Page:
Monday, July 26, 2010

The Hand that First Held Mine

I have gotten away from blogging about books. Between work and kids and house and time with AJ, most of my blogging time has gotten sapped away. I have been doing a fair amount of reading, though, and happily have been on a streak of good reads.

Anyway. I have been enjoying several books that fit in to the Women Unbound Challenge. The Hand that First Held Mine by Maggie O'Farrell wasn't one that I jumped into, thinking it would be a good fit for the challenge. I expected a nice summer novel, which is was, but there were some interesting descriptions of motherhood that made me think (again) about my experiences as a mother compared with how other women experience mothering.

In this novel, O'Farrell deftly weaves together two stories. The first centers on Lexie, a non-traditional woman who literally throws off the conventional life of her parents by leaving home to go make her fortune in post-war London. There she finds work, and also love, and finally she finds a calling as a journalist. She loves what she does, she is good at it, and she makes a life for herself. When she finds herself unexpectedly pregnant, she decides to raise her child on her own terms. She juggles work and the care of her son, and finds herself with a fierce love and connection to her son.

In the second story, set in contemporary London, Elina, an artist, has just given birth to a child. She has barely survived a traumatic birth and is struggling to recover physically at the same time she must care for a newborn. During this same period, Ted, her boyfriend and father of the child, is going through a painful process of remembering snatches of his childhood. He has always had a memory filled with gaps, but now he starts to remember images and voices. Through the course of the story, the mystery of his past unwinds and connects with the Lexie strand to a satisfying conclusion.

The theme that is the same between the stories is the powerful relationship between a mother and her young child. O'Farrell describes the powerful and physical love of both mothers, as well as the strong and almost unthinking intuition that drives them to care for and protect their children. "Elina is on her feet before she's even aware of moving" as she gets up to care for her baby. Ted is amazed at the way that Elina can calm the crying Jonah the way no one else, including him, can. "She has been unprepared for this fierce spring in her, this feeling that isn't covered by the word 'love', which is far too small for it, that sometimes she thinks she might faint with the urgency of her feeling for him, that sometimes she misses him desperately even when he is right there, that it's like a form of madness, of possession, that often she has to creep into the room when he has fallen asleep just to look at him, to check, to whisper to him."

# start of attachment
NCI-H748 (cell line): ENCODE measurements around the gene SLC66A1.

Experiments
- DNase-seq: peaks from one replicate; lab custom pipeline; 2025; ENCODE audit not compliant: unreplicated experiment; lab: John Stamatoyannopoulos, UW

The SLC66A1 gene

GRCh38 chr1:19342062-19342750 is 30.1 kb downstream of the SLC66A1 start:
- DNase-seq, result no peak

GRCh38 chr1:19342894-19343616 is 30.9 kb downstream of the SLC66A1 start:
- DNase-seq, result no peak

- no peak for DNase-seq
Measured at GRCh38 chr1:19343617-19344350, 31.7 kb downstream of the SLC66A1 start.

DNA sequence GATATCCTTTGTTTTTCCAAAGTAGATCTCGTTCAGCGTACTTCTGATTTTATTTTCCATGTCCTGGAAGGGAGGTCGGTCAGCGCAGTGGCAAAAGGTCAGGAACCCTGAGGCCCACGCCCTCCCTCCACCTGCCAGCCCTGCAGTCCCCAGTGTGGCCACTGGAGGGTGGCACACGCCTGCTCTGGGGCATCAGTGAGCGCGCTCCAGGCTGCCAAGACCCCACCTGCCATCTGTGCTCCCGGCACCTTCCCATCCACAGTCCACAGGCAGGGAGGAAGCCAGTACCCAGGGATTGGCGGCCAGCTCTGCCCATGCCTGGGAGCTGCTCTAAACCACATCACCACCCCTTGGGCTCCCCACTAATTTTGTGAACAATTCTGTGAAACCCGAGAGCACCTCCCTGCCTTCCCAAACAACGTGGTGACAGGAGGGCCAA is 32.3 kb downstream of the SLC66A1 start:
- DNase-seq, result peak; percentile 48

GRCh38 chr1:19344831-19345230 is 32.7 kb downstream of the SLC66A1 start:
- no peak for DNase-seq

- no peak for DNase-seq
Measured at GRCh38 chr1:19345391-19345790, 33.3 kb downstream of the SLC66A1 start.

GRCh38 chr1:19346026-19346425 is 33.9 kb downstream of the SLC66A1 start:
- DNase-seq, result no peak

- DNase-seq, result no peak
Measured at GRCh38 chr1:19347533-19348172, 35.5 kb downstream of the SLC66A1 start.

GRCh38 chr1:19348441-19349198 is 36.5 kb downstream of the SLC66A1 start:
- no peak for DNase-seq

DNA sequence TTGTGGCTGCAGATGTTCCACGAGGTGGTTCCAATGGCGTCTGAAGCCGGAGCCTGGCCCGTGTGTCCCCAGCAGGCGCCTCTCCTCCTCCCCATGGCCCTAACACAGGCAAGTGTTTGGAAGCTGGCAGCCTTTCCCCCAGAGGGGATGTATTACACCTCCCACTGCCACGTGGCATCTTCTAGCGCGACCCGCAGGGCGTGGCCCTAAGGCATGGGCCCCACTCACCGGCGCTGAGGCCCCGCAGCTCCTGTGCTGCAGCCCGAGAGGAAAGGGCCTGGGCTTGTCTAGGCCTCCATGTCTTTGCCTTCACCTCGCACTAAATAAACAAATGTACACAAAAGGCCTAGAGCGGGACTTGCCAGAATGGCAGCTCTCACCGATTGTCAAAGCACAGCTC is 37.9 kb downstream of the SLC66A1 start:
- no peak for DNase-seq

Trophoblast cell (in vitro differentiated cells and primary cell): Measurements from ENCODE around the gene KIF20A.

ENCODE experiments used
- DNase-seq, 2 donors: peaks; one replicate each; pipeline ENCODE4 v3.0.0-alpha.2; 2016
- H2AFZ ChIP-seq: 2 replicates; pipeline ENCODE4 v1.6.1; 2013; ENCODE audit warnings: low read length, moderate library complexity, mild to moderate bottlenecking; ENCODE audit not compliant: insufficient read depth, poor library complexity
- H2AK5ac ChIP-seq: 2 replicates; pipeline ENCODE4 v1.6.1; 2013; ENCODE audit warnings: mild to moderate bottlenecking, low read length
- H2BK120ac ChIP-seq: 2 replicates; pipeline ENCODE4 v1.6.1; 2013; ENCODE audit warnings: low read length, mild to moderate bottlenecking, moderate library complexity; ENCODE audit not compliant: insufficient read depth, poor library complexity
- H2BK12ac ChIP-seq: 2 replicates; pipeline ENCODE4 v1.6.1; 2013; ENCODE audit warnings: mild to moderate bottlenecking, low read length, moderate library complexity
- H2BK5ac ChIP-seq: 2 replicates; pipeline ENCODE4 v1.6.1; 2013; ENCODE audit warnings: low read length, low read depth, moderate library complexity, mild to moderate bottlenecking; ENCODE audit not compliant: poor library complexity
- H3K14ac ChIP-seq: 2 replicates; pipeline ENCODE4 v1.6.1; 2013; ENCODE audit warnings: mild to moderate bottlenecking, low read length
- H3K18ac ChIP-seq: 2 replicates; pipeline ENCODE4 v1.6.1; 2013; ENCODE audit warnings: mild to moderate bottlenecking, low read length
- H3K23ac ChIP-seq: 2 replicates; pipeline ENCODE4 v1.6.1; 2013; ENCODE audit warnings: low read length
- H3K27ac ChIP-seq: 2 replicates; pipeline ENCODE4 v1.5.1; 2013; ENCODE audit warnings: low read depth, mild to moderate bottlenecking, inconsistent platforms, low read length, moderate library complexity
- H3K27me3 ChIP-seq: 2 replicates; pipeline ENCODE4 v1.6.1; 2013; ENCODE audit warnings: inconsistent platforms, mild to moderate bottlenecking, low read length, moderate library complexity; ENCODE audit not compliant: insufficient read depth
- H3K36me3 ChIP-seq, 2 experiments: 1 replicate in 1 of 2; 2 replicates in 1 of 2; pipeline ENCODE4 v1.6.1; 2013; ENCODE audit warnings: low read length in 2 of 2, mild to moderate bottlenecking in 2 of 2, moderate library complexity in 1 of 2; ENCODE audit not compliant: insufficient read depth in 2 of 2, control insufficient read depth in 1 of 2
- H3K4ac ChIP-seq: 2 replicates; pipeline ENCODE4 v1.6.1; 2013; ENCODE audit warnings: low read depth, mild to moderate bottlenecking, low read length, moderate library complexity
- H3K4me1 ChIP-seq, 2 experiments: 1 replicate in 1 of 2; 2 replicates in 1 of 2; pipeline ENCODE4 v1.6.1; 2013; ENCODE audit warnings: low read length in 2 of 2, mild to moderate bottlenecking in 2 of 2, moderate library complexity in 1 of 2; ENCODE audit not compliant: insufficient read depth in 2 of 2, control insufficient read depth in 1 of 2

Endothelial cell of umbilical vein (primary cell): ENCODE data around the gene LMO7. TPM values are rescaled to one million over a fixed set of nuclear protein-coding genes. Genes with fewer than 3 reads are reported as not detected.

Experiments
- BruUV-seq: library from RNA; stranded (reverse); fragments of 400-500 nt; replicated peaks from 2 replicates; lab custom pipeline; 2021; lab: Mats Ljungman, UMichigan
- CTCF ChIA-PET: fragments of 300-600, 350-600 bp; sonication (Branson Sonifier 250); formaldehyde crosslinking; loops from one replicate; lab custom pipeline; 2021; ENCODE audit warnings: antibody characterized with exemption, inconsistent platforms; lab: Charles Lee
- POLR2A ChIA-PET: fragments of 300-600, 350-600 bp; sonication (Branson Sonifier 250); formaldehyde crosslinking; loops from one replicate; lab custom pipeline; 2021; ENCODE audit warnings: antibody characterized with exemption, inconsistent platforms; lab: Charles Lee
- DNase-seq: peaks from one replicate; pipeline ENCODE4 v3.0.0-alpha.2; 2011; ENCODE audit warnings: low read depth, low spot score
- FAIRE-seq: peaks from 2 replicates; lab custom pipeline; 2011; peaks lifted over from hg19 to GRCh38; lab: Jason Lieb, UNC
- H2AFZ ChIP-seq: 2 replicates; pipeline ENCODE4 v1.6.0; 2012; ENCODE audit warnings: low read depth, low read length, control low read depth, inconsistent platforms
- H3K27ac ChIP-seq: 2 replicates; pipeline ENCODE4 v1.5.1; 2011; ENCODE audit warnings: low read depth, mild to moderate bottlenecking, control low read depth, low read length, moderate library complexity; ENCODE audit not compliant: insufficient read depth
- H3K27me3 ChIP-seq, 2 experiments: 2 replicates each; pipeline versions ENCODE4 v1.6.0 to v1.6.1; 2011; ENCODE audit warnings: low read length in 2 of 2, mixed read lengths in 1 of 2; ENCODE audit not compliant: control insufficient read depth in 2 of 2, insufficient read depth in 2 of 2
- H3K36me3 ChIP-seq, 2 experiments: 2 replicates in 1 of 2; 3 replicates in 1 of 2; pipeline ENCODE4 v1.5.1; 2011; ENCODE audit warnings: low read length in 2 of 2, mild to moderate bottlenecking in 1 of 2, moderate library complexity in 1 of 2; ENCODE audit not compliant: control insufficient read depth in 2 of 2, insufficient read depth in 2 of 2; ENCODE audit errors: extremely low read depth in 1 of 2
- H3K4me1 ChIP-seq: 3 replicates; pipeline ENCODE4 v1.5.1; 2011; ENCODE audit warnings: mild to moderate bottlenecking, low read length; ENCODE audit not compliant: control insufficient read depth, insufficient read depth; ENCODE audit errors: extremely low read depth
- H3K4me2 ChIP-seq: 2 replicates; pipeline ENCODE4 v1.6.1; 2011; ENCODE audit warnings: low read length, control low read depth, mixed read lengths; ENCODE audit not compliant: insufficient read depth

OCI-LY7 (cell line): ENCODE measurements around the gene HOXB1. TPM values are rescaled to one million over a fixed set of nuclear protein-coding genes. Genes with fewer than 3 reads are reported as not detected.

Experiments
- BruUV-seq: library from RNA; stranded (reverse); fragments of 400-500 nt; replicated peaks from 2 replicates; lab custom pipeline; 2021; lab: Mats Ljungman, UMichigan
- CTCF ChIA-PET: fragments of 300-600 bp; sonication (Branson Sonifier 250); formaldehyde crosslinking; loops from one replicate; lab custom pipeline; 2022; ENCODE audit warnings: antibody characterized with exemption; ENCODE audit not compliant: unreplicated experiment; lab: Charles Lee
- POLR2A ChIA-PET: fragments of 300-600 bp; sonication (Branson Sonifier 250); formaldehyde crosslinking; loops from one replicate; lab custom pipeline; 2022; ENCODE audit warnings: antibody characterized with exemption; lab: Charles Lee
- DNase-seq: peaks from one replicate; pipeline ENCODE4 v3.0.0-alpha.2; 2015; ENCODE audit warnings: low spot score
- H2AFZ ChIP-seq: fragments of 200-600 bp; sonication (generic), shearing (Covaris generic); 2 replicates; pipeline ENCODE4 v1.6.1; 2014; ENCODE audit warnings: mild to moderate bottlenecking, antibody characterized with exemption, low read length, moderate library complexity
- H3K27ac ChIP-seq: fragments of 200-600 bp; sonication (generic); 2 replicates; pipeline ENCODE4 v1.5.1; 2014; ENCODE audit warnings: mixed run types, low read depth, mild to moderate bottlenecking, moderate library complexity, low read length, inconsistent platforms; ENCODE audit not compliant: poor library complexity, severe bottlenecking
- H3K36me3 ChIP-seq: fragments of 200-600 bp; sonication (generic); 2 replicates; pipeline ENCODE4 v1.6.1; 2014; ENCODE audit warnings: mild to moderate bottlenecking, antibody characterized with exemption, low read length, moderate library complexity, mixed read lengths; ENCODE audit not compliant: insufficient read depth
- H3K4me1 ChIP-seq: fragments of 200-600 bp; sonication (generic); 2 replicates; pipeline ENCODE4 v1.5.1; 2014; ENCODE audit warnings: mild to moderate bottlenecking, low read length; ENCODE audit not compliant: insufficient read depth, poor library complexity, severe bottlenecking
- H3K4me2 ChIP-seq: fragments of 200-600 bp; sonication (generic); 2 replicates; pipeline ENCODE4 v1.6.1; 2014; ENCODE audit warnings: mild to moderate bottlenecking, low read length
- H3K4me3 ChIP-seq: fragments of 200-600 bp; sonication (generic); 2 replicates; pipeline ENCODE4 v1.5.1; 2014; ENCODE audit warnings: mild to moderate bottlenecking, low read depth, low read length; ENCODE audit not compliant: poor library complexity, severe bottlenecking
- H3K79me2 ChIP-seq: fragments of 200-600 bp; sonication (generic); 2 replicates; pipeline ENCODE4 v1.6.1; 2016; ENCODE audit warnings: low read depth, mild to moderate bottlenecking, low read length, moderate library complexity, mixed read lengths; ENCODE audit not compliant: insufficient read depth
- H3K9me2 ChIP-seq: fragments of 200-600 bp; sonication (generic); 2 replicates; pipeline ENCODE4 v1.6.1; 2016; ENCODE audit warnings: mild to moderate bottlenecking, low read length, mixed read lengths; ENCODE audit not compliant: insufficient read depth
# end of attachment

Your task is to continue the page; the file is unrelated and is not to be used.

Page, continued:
Elina's experience with a newborn is mirrored by Lexie's:
When she leave the house on these mornings, she senses a thread that runs between her and her son, and as she walks away through the streets she is aware of it unspooling, bit by bit. By the end of the day, she feels utterly unravelled, almost mad with desire to be back with him, and she urges the Tube train to rattle faster through the tunnels, to speed over the rails, to get her back to her child as quickly as possible. It takes a while, once she's there with him, to wind herself back to rightness, to get the thread back to where it out to be--a length of no more than a couple of feet or so feels best, Lexie decides.

These descriptions of mothering do not overwhelm the story, and I found myself really liking the book, in spite of not being able to entirely identify with these feelings both mothers have. I don't doubt that women feel like this, but I never felt quite so strongly about my babies. Yes, there was infatuation. There were many moments of delight and awe in getting to know them and in being around them. But, I always felt replaceable (save for breast feeding) by AJ. He always could care for them at least as ably as I. And I felt that there was nothing special about my femaleness that gave me the mothering gene. Maybe that's overstating it, but that's my recollection. I always, since the time I was a young adult, have questioned my lack of intuition that is supposed to go hand in hand with the XX chromosome, and I certainly never felt any extra intuition with my children. If anything, the "intuition" that I thought I had turned out to be completely wrong.

Anyway, because I have always felt a bit at odds with traditional descriptions of what the mothering experience is like for women, I have wondered if one version is held up to the light to the exclusion of many women's experiences, or if many or even most women feel something like this.

Read more . . .

Friday, July 16, 2010